God cries for us in the same way we cry for others. His tears most often spill over for the pain and suffering caused from the mortal misuse of a gift called agency. He will not revoke the gift. It was promised to us for the duration of our time on Earth. But He will hold each one of us accountable in the end for how we applied this power of agency.
How can so many (white, male) writers narratively justify restricting the agency of their female characters on the grounds of sexism = authenticity while simultaneously writing male characters with conveniently modern values?The habit of authors writing Sexism Without Sexists in genre novels is seemingly pathological. Women are stuffed in the fridge under cover of "authenticity" by secondary characters and villains because too many authors flinch from the "authenticity" of sexist male protagonists. Which means the yardstick for "authenticity" in such novels almost always ends up being "how much do the women suffer", instead of - as might also be the case - "how sexist are the heroes".And this bugs me; because if authors can stretch their imaginations far enough to envisage the presence of modern-minded men in the fake Middle Ages, then why can't they stretch them that little bit further to put in modern-minded women, or modern-minded social values? It strikes me as being extremely convenient that the one universally permitted exception to this species of "authenticity" is one that makes the male heroes look noble while still mandating that the women be downtrodden and in need of rescuing.-Comment at Staffer's Book Review 4/18/2012 to "Michael J. Sullivan on Character Agency
Agency in fiction has to exist in the context of the worldview. Otherwise agency is not just meaningless or unconvincing, it is often laughable. Unfortunately, agency is often thoughtlessly given to characters who would not have it in reality. p.189
Corrupt governments are run by corrupt politicians that run corrupt law enforcement agencies.
Imagine if you will:At the highly secretive, largely independent, inter-dimensional and (inevitably) clandestine organization called the Time Saving Agency, there is a saying that goes: ‘You can’t break an omelet without first making eggs’. While this may appear to be a rather flippant little idiom, there is – as is usually the case, far more to it than meets the eye.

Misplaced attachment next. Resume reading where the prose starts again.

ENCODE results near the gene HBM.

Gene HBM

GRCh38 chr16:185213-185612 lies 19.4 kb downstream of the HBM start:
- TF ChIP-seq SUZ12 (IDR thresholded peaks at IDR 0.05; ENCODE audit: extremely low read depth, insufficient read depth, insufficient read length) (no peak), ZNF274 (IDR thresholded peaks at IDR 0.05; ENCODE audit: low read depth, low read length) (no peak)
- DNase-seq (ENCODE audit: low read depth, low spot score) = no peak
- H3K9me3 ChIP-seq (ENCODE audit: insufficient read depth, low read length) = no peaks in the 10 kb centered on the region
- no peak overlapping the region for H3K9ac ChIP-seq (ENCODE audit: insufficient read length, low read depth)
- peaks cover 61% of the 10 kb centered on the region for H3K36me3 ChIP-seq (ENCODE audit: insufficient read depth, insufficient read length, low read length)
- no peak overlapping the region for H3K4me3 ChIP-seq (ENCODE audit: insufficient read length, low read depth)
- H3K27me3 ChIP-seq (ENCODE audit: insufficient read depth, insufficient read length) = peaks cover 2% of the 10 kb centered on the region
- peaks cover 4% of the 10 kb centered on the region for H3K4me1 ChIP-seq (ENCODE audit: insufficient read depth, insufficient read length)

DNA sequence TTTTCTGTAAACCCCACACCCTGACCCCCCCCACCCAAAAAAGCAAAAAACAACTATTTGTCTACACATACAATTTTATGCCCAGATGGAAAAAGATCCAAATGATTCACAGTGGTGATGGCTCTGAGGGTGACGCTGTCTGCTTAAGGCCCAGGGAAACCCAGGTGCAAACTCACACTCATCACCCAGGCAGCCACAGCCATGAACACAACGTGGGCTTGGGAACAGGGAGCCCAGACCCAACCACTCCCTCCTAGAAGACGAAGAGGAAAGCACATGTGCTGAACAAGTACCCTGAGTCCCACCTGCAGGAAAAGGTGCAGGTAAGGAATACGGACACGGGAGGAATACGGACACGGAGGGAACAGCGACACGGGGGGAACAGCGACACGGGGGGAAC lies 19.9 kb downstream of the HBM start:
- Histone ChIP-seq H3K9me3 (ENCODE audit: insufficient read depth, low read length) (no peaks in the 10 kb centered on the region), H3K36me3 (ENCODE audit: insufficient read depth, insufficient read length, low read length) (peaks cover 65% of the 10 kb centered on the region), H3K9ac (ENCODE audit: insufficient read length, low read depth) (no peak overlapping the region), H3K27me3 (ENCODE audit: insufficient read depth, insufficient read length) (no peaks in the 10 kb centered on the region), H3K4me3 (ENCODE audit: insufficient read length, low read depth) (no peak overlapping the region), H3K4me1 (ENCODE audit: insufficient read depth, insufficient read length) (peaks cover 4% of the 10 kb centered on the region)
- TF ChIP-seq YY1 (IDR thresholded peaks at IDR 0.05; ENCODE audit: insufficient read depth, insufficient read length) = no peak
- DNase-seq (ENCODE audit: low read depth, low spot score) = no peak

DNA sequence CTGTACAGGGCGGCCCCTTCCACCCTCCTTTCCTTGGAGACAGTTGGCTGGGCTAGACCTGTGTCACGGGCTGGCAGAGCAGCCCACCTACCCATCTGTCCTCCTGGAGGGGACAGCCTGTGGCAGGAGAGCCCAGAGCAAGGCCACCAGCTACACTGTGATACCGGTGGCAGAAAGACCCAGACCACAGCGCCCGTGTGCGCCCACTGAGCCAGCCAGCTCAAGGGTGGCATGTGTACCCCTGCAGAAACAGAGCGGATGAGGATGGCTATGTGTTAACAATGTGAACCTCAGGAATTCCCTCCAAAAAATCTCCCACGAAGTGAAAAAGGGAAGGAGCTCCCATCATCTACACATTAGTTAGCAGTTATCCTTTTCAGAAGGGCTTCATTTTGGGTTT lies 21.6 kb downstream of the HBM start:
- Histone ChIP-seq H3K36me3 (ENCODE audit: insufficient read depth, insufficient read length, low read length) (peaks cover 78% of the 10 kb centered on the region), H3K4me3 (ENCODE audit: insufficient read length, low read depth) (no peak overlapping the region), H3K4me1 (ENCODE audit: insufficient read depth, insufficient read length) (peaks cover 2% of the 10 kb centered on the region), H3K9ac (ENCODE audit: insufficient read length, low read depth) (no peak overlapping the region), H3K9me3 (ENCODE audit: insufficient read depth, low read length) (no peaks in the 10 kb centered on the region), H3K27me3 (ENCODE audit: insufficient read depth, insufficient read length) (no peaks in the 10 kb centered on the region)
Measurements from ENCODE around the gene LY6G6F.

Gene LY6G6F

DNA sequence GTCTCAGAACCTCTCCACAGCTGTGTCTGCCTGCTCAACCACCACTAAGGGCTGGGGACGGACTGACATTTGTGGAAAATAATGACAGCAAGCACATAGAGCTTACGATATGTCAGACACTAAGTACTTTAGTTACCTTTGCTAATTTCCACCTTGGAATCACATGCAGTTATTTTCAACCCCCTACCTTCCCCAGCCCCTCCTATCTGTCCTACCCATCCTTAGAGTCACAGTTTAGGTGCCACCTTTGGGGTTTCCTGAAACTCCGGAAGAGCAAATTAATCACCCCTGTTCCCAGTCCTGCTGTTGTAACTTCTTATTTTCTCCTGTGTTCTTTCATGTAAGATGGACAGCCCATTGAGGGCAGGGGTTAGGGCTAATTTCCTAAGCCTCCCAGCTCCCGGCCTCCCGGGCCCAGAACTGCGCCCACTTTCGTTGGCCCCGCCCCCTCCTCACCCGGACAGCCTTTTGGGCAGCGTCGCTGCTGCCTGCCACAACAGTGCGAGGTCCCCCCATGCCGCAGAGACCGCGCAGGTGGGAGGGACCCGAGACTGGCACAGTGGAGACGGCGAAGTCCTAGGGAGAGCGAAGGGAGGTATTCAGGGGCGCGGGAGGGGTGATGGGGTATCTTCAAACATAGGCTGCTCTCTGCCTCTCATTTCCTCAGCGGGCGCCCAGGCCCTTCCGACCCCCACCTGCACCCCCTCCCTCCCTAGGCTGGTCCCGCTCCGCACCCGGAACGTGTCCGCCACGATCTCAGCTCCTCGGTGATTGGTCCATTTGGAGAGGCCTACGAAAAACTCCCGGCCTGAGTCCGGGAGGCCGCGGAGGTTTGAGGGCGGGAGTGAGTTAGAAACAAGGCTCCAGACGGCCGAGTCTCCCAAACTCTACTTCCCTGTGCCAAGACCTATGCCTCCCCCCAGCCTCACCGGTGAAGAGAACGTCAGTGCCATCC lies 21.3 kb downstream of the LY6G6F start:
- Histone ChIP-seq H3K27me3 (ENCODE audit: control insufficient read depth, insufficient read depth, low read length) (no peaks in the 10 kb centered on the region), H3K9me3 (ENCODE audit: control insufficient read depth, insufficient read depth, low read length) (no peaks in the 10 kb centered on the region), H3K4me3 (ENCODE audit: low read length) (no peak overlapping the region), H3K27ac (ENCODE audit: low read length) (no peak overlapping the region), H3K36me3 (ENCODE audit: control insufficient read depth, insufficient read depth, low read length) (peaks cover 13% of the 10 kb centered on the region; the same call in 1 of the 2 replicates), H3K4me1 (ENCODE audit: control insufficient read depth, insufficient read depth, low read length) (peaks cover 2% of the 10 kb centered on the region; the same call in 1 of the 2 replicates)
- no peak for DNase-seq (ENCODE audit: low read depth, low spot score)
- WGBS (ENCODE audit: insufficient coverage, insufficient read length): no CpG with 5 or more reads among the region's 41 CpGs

When you permit an outside agency to control your feelings and emotions at frequent intervals for a prolonged period, your system will soon get into the habit of submitting to the control of this outside agency, and will not respond any longer to any effort that the will may make to regain its original power of control.
Be happy. Be happy for no reason at all. Believe it or not, you have the ability and free agency to make that choice.
Nobody seems to know which came first; egg or chicken – except of course for agents of the Time Saving Agency – who can find out anything about, well – anything. The only trouble is, they aren’t talking – however, you can take it from me – they know. The answer to these and other puzzles are kept safe and secure behind fire-walls and thick security doors secured with, er – time-locks, where one could possibly find answers to many other troubling questions, and not all of them necessarily relating to chickens.
There may not be any romance to mental illness but who needs romance when the preferable route is agency? The prevailing conversation around mental health issues is agency and the lack thereof on the part of the mentally ill. But what do you do if you’re a paid-up member of the mentally ill populace in question? Do you curl up into a ball and give up? No, you look for solutions. Ultimately, it’s about keeping despair at bay and sometimes simple things like running, taking up a hobby, doing charity work, painting or, in my case, writing can be a galvanizing part of the recovery process. Keeping the brain and the body active can give life a semblance of pleasure and hope. This is what writing has done for me. I took every traumatic element of my condition and channelled it into something useful.
A healthy agency does not require relevance to the national agenda so much as the APPEARANCE of relevance to the national agenda," Humphrey explained. "It is perhaps the second-most important tool in ensuring continued funding.""And the most important?""A friend on the Appropriations committee.